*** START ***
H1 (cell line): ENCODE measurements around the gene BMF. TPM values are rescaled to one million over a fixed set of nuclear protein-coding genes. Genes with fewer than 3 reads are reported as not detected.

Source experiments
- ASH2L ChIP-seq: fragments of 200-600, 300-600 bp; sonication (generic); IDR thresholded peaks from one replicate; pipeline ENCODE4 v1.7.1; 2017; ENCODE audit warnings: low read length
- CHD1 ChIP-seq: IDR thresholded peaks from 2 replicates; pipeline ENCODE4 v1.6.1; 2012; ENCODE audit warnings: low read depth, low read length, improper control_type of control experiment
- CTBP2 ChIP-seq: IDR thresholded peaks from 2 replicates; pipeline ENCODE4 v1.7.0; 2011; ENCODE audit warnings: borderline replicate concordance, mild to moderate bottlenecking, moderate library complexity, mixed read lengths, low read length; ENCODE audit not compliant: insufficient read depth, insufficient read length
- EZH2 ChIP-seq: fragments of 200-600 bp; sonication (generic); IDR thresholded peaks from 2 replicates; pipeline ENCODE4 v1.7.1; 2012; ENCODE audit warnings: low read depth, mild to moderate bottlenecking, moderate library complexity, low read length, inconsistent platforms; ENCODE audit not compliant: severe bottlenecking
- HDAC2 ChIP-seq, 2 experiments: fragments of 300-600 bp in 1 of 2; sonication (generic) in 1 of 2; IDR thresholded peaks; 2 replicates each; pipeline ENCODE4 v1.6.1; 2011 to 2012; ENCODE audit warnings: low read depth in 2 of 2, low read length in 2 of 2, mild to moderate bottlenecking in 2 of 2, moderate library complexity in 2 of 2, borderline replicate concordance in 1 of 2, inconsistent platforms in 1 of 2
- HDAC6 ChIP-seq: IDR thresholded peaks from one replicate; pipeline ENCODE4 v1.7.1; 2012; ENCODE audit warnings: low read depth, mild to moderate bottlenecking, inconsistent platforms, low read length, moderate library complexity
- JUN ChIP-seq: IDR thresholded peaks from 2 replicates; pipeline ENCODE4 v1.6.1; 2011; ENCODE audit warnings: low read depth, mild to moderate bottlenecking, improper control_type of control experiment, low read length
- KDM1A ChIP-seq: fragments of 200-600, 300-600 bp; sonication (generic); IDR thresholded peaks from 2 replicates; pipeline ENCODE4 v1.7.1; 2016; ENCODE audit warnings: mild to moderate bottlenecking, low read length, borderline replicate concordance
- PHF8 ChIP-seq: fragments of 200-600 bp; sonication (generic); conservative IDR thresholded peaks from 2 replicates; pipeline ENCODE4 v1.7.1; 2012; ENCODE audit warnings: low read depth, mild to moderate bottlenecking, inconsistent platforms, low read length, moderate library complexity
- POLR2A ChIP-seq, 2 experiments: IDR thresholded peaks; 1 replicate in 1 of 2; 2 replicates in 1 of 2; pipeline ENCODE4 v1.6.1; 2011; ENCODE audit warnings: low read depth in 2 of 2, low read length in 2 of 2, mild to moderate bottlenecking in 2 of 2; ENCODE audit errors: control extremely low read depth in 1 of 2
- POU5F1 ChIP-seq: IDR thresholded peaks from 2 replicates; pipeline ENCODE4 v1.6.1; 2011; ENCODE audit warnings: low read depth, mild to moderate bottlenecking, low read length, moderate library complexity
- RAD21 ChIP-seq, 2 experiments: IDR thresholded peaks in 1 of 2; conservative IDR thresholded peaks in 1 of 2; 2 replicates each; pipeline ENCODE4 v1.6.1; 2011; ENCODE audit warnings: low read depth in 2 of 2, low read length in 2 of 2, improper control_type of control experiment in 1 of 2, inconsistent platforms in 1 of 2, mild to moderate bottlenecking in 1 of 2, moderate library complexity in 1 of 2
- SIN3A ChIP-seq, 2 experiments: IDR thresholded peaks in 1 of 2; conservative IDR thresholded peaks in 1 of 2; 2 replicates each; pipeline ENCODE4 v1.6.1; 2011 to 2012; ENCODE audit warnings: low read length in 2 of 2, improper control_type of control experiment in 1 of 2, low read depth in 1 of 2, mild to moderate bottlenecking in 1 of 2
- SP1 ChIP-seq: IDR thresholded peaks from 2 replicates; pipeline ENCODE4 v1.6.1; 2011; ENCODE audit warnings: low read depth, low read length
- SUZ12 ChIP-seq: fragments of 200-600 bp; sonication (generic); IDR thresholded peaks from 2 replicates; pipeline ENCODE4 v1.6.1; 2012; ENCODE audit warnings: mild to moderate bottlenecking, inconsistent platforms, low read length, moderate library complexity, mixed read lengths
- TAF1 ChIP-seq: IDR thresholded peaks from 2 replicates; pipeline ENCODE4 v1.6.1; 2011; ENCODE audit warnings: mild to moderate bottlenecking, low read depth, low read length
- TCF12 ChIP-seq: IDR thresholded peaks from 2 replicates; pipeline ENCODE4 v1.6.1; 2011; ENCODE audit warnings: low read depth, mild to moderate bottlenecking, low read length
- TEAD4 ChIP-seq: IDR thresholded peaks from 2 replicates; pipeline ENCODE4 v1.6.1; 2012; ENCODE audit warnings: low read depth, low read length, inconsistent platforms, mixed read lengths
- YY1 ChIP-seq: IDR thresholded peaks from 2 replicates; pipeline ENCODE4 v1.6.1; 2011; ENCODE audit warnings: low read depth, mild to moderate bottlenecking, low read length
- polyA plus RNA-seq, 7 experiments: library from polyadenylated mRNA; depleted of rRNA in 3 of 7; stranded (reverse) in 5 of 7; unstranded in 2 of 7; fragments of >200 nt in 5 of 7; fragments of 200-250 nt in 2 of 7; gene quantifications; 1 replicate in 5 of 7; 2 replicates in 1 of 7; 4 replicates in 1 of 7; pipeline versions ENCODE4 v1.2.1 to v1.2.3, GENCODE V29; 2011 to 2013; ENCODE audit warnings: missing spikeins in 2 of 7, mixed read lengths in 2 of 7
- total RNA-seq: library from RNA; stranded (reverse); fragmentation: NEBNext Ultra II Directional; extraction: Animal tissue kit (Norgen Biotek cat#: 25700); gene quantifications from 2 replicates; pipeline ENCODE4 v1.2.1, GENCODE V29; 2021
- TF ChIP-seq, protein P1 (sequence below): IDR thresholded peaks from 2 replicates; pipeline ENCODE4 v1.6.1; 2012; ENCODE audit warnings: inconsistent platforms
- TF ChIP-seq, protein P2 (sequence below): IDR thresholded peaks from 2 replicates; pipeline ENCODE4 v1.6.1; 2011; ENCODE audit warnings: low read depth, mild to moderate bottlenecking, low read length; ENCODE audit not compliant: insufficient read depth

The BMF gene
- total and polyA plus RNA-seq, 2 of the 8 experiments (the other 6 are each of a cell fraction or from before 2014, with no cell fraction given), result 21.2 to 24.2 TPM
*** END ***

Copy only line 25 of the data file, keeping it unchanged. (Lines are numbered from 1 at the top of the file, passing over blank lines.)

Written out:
- TF ChIP-seq, protein P2 (sequence below): IDR thresholded peaks from 2 replicates; pipeline ENCODE4 v1.6.1; 2011; ENCODE audit warnings: low read depth, mild to moderate bottlenecking, low read length; ENCODE audit not compliant: insufficient read depth